How to Be Grateful, Not Hateful


What can you can keep after giving it away? That’s right; I’ve asked you a riddle and the answer will be imbedded somewhere in this blog. What, a gimmick to get you to read this all the way through? Yep, I’m not above trickery to get you engaged to read about being thankful as many of us reflect on and prepare to wrap up the end of the past fiscal year.

Last week, here at The Lincoln Regional Center campus, we celebrated Arbor Day by planting 12 trees in memory of former coworkers who passed away. This is an annual tradition I really look forward to. Arbor Day has always been special to me as one of my ancestors in 1874 was the Governor of Nebraska. Gov. Robert Furnas officially proclaimed Arbor Day to be a state holiday. Every day that I possibly can, I spend time with the trees as I take a noontime walk through our beautiful arboretum.

When I see something particularly beautiful, I sometimes take a quick picture of it. Whenever nature surprises me by its majesty, I think of my son. The five year anniversary of his passing will be next week.  I am so grateful for his life. While many of us have mourned losing a very well loved and charismatic member of our family, and think of what could have been, or what we lost, I think of what we gained.

In his nearly 20 years here, he gave us so much. He taught us so much. I am grateful every time I think of him, and do even more so when I see beautiful things in nature that make me feel like he’s right here. Sometimes when a single leaf or flower petal falls close to me, or a squirrel nearly drops an acorn (or walnut!) on my head, I think, “Thanks Max! I know you are here.”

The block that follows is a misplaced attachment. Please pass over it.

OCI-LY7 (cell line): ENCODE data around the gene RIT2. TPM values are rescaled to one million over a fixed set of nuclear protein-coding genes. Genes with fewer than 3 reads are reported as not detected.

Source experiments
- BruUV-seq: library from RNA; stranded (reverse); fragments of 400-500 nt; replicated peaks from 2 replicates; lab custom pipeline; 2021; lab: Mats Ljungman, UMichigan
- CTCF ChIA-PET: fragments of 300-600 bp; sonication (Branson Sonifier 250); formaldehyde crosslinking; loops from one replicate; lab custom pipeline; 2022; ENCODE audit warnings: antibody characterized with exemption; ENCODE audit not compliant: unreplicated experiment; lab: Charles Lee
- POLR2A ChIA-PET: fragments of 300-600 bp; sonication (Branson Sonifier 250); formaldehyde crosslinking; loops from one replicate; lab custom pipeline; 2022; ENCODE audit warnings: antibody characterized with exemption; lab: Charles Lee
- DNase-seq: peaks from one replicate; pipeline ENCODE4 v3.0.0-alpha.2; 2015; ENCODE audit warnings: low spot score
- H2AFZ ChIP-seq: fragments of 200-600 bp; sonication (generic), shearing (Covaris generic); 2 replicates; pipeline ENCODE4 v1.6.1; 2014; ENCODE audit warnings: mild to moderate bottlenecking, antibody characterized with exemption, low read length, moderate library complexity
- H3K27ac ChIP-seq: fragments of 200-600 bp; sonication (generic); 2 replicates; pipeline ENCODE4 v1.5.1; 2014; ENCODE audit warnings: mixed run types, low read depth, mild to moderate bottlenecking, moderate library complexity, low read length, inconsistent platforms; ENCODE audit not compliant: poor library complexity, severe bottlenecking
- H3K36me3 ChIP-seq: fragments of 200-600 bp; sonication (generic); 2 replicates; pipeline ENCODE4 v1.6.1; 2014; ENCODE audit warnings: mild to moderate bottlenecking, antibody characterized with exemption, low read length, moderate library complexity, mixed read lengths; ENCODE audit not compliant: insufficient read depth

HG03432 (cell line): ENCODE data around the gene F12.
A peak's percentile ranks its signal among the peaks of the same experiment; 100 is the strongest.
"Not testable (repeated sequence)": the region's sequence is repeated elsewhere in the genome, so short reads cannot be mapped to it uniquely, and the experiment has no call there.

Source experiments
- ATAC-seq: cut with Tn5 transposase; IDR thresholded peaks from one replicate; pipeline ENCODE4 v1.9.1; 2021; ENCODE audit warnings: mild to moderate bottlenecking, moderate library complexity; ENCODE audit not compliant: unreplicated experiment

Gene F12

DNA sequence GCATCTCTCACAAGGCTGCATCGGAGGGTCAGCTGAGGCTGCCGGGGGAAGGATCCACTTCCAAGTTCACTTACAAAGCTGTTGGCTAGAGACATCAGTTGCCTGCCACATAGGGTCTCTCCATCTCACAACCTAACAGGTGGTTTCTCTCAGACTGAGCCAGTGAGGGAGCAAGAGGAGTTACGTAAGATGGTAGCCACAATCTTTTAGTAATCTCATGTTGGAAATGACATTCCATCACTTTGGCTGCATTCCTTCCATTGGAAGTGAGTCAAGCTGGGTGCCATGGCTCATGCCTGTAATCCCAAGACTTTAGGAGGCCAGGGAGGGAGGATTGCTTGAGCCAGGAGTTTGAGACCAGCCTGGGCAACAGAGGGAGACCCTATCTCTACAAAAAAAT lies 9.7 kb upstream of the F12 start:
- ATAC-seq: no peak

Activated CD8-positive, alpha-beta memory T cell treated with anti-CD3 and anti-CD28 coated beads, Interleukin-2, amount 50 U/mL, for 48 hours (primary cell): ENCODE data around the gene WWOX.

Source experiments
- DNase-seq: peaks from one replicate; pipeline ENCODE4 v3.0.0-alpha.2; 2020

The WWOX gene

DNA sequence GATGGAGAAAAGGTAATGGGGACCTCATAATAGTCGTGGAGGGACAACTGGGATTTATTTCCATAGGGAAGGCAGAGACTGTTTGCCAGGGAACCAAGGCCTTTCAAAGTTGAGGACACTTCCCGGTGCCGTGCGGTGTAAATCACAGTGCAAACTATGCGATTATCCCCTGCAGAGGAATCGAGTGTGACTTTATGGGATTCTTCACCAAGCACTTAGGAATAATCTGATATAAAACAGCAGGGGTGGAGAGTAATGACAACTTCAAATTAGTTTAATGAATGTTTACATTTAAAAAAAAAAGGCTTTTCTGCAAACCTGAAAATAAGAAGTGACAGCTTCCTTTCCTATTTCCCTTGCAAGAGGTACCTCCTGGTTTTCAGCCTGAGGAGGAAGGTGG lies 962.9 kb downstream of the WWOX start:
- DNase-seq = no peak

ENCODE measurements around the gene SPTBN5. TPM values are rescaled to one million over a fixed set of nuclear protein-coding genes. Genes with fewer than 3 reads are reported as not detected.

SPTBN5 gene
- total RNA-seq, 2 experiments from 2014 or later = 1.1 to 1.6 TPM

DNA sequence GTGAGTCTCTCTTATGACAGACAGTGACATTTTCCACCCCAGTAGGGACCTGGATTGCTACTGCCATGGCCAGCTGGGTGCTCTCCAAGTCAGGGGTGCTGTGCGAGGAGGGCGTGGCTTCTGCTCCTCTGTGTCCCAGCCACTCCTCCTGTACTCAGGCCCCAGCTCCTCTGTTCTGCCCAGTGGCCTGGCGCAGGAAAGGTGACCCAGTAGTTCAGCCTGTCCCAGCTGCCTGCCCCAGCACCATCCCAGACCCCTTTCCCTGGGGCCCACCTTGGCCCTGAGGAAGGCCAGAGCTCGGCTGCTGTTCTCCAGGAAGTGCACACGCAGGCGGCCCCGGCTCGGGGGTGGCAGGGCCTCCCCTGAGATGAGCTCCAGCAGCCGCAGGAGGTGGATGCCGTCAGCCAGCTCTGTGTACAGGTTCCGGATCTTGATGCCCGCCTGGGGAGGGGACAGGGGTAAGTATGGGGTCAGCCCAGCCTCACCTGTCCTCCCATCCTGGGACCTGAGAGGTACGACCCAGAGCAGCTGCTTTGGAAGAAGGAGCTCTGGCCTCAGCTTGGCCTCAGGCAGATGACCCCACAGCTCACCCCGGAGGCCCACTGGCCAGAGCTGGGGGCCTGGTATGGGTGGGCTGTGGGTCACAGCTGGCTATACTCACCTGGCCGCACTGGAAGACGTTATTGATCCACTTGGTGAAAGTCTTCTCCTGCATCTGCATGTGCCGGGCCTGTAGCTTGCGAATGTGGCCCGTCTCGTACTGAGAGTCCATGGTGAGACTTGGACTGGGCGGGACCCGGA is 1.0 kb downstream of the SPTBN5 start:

When we are grateful instead of hateful, I think it fills our hearts enough to have more to give. In health care, particularly regarding mental illness, we are faced with a lot of “What if’s”. What if my son didn’t choose to ride a motorcycle on such a windy day? What if I choose to hug my surviving children a little harder, listen to their myriad silly questions that I’ve heard three times before? What if I put more patience into the world than I take from it?

Recently I read about the Positive Post-It Project. A student chose to do something positive instead of being defined by a negative experience she’d had. She and her friends decided to share “put-ups” around school instead of “put-downs.” She asked “What if I shared encouragement with others?” “What if I posted a sticky note on everyone’s locker with random inspirational messages?” What could happen? Check it out on Google or Tumblr and you too can see the power of gracious words.

True to my word, I give you the answer to my opening riddle, which is “your word.” You can both give it and keep it. As you consider taking a healthy noontime walk, I hope you’ll also consider what you can give in your workplace that isn’t traditionally tied to the rewards we often have no power to give, not something monetary, yet has tremendous value: a part of yourself, your word. Authentic leaders do.

Tary Paris is part of the GovLoop Featured Blogger program, where we feature blog posts by government voices from all across the country (and world!). To see more Featured Blogger posts, click here.

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